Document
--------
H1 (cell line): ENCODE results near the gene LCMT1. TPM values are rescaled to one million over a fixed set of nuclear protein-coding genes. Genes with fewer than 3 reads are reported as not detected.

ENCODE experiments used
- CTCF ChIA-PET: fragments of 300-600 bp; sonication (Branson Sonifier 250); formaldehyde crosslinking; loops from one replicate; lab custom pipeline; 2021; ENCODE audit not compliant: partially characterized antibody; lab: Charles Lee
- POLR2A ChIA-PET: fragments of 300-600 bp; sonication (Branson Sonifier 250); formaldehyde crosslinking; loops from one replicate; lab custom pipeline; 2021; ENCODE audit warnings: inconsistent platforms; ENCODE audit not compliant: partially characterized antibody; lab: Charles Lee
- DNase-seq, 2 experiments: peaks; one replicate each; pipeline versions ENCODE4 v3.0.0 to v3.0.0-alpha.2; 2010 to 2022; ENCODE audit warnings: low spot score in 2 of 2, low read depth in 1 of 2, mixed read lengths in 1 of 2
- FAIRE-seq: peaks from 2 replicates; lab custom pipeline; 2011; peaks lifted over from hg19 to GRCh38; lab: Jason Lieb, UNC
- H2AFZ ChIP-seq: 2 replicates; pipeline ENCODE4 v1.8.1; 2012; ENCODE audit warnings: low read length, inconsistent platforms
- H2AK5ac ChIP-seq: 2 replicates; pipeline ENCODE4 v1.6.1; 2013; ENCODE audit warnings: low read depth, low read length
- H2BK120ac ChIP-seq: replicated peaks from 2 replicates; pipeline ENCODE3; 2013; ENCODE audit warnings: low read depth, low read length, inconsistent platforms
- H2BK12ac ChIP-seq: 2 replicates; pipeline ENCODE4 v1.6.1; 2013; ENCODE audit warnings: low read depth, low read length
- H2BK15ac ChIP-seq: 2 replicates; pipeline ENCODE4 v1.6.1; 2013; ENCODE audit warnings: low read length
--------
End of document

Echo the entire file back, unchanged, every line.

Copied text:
H1 (cell line): ENCODE results near the gene LCMT1. TPM values are rescaled to one million over a fixed set of nuclear protein-coding genes. Genes with fewer than 3 reads are reported as not detected.

ENCODE experiments used
- CTCF ChIA-PET: fragments of 300-600 bp; sonication (Branson Sonifier 250); formaldehyde crosslinking; loops from one replicate; lab custom pipeline; 2021; ENCODE audit not compliant: partially characterized antibody; lab: Charles Lee
- POLR2A ChIA-PET: fragments of 300-600 bp; sonication (Branson Sonifier 250); formaldehyde crosslinking; loops from one replicate; lab custom pipeline; 2021; ENCODE audit warnings: inconsistent platforms; ENCODE audit not compliant: partially characterized antibody; lab: Charles Lee
- DNase-seq, 2 experiments: peaks; one replicate each; pipeline versions ENCODE4 v3.0.0 to v3.0.0-alpha.2; 2010 to 2022; ENCODE audit warnings: low spot score in 2 of 2, low read depth in 1 of 2, mixed read lengths in 1 of 2
- FAIRE-seq: peaks from 2 replicates; lab custom pipeline; 2011; peaks lifted over from hg19 to GRCh38; lab: Jason Lieb, UNC
- H2AFZ ChIP-seq: 2 replicates; pipeline ENCODE4 v1.8.1; 2012; ENCODE audit warnings: low read length, inconsistent platforms
- H2AK5ac ChIP-seq: 2 replicates; pipeline ENCODE4 v1.6.1; 2013; ENCODE audit warnings: low read depth, low read length
- H2BK120ac ChIP-seq: replicated peaks from 2 replicates; pipeline ENCODE3; 2013; ENCODE audit warnings: low read depth, low read length, inconsistent platforms
- H2BK12ac ChIP-seq: 2 replicates; pipeline ENCODE4 v1.6.1; 2013; ENCODE audit warnings: low read depth, low read length
- H2BK15ac ChIP-seq: 2 replicates; pipeline ENCODE4 v1.6.1; 2013; ENCODE audit warnings: low read length